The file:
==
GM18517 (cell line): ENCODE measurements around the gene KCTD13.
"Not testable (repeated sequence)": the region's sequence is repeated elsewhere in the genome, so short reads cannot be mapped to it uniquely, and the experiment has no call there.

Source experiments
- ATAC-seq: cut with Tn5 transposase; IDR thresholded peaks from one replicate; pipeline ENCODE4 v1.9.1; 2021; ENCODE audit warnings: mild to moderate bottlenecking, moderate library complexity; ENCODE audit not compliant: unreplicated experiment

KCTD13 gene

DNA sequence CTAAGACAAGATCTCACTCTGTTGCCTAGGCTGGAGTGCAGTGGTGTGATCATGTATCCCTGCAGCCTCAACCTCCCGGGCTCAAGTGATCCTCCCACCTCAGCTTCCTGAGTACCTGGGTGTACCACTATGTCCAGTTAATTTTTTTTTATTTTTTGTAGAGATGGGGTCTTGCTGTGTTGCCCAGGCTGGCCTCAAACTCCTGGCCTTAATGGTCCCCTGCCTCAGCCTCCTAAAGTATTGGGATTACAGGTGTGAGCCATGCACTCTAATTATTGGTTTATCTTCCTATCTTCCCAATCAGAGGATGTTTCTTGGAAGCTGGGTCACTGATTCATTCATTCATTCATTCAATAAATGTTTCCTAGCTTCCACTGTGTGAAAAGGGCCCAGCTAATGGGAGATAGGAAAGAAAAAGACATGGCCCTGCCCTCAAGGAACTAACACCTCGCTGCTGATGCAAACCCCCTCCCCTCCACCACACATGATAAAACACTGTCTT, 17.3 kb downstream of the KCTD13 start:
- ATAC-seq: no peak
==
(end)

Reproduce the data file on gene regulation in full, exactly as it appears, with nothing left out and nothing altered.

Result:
GM18517 (cell line): ENCODE measurements around the gene KCTD13.
"Not testable (repeated sequence)": the region's sequence is repeated elsewhere in the genome, so short reads cannot be mapped to it uniquely, and the experiment has no call there.

Source experiments
- ATAC-seq: cut with Tn5 transposase; IDR thresholded peaks from one replicate; pipeline ENCODE4 v1.9.1; 2021; ENCODE audit warnings: mild to moderate bottlenecking, moderate library complexity; ENCODE audit not compliant: unreplicated experiment

KCTD13 gene

DNA sequence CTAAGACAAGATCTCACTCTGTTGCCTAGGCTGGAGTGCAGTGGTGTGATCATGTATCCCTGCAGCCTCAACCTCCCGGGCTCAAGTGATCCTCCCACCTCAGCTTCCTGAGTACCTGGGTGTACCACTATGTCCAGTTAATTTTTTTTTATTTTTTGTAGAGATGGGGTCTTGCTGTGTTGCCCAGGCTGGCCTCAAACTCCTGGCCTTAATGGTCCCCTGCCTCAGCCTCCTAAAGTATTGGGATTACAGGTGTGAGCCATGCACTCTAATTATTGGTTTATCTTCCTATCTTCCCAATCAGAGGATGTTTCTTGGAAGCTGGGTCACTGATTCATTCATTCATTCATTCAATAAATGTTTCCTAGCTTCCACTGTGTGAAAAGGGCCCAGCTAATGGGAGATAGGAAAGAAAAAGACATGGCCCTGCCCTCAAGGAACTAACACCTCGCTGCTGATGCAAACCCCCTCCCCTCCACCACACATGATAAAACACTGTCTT, 17.3 kb downstream of the KCTD13 start:
- ATAC-seq: no peak